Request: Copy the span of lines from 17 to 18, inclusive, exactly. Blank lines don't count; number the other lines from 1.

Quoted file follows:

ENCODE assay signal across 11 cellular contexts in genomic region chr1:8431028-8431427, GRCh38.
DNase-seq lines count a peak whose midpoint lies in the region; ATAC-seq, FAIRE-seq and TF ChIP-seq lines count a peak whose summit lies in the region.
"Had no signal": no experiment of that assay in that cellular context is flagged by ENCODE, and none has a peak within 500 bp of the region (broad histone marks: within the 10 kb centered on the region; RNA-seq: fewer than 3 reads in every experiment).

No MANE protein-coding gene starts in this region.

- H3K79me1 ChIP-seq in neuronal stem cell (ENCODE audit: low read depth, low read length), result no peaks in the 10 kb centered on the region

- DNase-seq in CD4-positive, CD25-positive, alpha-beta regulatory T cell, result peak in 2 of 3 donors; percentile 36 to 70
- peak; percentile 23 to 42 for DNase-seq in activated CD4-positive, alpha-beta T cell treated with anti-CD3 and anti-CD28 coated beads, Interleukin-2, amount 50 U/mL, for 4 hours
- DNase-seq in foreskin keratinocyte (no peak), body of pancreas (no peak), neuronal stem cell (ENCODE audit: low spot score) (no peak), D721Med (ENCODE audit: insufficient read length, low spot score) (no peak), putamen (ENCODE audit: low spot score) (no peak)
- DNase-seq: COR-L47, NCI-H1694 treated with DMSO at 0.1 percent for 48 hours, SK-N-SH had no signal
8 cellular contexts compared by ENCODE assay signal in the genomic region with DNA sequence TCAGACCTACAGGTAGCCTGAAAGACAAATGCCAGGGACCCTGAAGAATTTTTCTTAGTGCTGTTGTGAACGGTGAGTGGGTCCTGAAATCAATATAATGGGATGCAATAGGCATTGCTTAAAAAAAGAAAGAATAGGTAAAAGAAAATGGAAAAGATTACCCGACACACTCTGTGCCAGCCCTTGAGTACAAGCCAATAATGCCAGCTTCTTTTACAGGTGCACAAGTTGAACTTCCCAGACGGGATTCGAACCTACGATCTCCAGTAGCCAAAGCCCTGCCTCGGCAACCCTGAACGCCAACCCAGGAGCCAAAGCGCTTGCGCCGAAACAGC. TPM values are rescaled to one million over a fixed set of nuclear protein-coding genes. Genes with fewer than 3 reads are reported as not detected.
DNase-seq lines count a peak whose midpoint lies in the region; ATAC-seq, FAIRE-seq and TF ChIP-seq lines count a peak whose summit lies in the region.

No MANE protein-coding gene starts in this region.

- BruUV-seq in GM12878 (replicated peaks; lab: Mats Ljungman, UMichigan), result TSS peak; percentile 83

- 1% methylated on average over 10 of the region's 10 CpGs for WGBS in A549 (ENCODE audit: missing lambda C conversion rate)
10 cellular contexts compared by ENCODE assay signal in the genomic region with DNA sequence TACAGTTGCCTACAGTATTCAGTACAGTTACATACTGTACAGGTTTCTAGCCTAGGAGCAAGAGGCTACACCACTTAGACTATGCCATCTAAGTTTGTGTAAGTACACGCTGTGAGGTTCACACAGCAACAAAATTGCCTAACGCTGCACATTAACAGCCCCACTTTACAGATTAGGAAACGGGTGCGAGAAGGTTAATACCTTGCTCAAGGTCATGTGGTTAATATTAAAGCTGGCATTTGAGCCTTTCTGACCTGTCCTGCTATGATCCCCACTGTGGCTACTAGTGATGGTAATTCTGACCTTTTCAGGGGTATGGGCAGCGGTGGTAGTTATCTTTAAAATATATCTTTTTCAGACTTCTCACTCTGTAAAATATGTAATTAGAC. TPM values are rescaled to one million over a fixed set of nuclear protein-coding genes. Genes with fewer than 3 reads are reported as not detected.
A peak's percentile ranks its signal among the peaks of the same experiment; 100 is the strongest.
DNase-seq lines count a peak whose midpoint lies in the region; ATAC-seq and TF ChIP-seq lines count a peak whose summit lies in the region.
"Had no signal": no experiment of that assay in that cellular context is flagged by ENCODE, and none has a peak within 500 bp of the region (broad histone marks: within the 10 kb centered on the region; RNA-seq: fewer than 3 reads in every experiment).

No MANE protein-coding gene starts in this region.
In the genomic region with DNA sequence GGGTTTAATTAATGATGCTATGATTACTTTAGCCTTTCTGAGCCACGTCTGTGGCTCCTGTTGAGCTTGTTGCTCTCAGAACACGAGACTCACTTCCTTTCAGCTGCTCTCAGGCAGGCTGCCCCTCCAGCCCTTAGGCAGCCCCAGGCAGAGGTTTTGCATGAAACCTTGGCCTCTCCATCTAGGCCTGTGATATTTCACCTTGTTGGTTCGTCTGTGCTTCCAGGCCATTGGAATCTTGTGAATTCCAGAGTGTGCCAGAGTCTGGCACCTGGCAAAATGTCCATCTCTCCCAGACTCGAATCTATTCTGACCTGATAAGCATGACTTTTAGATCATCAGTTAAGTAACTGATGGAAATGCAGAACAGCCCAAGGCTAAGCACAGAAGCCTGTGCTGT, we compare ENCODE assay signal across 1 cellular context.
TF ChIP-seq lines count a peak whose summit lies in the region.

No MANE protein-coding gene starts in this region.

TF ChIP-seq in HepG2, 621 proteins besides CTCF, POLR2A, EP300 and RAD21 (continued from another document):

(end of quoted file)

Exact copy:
DNase-seq lines count a peak whose midpoint lies in the region; ATAC-seq and TF ChIP-seq lines count a peak whose summit lies in the region.
"Had no signal": no experiment of that assay in that cellular context is flagged by ENCODE, and none has a peak within 500 bp of the region (broad histone marks: within the 10 kb centered on the region; RNA-seq: fewer than 3 reads in every experiment).